As the clay court season reaches its climax, Roland Garros is in full swing and the players are grinding it out on the clay courts in Paris. There are many advantages to playing and training on clay and it is something that a lot of young British players are missing out on.
One of the reasons nations such as Spain and France are so successful in the tennis world is how many opportunities there are to train or compete on clay courts. The characteristics of the court develop physical and tactical skills in players that you don’t get on other surfaces. Growing up and learning your skills on clay can have huge benefits for young players in the long-term.
Clay courts are naturally slower than all other surfaces and this means that players have to learn to be tactically more astute, learning to construct longer points. It is not as easy to hit winners, as it is on faster surfaces, and so consistency is the true tactic of the clay court player. For this reason, clay court players also develop their movement and fitness to be able to continue to hit with high quality over a high number of repetitions. The volume of balls you have to hit on clay, due to the speed of the court, also allow players to develop their technique to a high level.
In Great Britain, this is something that a lot of our players do not develop as easily. A high percentage of players train indoors on fast surfaces such as acrylic or carpet which do not always promote the strong tactical or technical base that is required for aspiring juniors. A fast court does make you move faster but at the same time, it does not allow players to develop consistency as it is too easy to go for a winner rather than learning how to construct points more effectively. Unfortunately, there a very few clay courts in Great Britain so what can we do to make sure our players don’t miss out?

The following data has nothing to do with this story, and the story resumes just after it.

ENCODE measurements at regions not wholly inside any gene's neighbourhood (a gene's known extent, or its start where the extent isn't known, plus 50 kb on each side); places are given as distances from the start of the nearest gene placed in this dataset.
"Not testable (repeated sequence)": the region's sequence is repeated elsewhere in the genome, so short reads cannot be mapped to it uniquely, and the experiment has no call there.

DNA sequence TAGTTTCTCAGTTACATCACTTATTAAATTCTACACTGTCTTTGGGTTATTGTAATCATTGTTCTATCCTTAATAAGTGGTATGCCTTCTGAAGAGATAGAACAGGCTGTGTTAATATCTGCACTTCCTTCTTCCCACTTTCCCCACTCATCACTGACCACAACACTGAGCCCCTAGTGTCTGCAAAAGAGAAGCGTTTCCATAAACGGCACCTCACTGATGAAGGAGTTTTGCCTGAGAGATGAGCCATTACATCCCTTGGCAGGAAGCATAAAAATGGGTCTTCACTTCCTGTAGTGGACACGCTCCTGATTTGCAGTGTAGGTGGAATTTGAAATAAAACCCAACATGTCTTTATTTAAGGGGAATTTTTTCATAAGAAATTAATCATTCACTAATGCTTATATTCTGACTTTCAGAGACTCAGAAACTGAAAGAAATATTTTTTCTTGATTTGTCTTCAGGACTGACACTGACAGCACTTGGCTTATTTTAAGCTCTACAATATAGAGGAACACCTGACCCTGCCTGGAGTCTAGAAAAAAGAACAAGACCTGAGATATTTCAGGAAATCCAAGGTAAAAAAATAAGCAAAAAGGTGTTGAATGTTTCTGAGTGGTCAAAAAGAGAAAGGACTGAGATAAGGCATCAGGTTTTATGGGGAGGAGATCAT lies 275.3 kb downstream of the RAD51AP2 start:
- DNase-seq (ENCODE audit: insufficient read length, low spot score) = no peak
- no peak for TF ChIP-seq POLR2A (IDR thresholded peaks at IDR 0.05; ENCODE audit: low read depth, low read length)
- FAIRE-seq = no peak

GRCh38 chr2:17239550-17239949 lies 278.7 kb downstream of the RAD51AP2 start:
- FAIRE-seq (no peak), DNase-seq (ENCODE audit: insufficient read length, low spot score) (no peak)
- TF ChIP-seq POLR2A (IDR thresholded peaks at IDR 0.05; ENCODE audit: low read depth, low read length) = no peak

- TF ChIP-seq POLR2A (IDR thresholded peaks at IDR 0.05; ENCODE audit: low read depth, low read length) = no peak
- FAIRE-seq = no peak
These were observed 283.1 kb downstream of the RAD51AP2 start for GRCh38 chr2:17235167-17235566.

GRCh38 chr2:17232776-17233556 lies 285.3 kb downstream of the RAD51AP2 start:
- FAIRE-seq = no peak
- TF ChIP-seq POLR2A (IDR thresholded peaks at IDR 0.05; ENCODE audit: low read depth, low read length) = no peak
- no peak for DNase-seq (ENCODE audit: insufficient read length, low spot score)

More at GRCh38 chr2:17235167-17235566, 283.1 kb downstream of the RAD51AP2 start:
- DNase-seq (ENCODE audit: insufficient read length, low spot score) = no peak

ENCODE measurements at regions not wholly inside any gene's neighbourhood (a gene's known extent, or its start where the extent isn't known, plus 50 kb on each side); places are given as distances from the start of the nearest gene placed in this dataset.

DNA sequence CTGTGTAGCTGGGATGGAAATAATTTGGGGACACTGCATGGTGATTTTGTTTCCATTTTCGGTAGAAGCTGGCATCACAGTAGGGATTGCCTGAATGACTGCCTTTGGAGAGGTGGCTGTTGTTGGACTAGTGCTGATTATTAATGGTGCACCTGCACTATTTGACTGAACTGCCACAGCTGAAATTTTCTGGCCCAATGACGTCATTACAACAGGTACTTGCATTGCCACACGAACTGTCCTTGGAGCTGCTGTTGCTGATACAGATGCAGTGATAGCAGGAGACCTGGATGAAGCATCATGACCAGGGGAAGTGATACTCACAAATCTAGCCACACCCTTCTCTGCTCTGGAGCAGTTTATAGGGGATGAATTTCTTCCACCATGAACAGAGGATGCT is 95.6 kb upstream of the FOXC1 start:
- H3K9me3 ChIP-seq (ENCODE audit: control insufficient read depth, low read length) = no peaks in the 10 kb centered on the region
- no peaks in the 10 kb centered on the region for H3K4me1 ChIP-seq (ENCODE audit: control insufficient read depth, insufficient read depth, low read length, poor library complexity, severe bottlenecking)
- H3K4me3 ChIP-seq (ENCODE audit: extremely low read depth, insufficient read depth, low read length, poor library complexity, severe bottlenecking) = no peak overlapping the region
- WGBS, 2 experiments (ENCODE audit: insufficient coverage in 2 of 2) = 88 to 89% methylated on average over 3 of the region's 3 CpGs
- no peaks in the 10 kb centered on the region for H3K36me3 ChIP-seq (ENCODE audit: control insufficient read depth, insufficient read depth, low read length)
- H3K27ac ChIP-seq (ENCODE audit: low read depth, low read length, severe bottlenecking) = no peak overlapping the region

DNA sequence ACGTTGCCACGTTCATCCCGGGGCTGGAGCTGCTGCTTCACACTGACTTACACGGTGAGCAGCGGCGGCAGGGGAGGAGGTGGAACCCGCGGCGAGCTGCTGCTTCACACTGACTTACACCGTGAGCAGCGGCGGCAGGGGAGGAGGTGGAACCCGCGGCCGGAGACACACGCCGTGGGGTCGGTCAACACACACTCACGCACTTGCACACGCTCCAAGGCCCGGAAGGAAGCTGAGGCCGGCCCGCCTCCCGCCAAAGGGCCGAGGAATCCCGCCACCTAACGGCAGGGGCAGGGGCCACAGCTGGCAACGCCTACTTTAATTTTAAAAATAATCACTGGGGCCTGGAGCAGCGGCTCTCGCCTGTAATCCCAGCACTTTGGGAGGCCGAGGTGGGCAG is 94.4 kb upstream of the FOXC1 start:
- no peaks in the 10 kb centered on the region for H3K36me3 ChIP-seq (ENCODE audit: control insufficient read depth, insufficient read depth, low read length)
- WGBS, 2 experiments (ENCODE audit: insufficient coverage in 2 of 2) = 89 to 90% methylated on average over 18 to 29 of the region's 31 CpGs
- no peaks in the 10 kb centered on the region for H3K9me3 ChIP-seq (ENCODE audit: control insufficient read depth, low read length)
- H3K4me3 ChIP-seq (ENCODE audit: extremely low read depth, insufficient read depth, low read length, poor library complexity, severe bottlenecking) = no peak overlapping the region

This week, a group of our players from Liverpool Tennis Centre visited the excellent Soto Tennis Academy in Spain to spend a week training on clay. This was a hugely beneficial week as it allowed the players to complement their programmes back home with a week training outdoors on clay in hot conditions. Visiting such academies can be very motivating for players and they can take the new experiences and lessons learned back to their sessions and tournaments, allowing their games to develop at a faster rate.
In his book The Secrets of Spanish Tennis, Chris Lewit highlights not only the factors that allow other European nations to be successful but also the many different characteristics that their players develop through training regularly on clay courts. The book also highlights the core drills Spanish coaches use to develop their players and I would strongly recommend all coaches read this book to see how they could incorporate some of these principles into their teaching. The RPT also run a very helpful Spanish Drills Course for coaches that can help develop their understanding and experience of teaching relevant movement patterns and techniques.
There are many things that are out of our control here in Great Britain, the weather being the most obvious one, but that doesn’t mean that we should ignore the factors that are making other nations successful. We do have shortage of clay courts and the more new courts that can be built, the more it will help our players develop. The introduction of artificial clay is a positive step forward, particularly when it replaces other, faster surfaces. Cost is often prohibitive but indoor clay courts or more courts under canopies or other less-traditional structures needs to be considered if we are going to compete with other tennis nations on the world stage.
What are your views on the advantages of clay courts? Let me know your experiences and views on how we could we could do more to make sure our players aren’t missing out…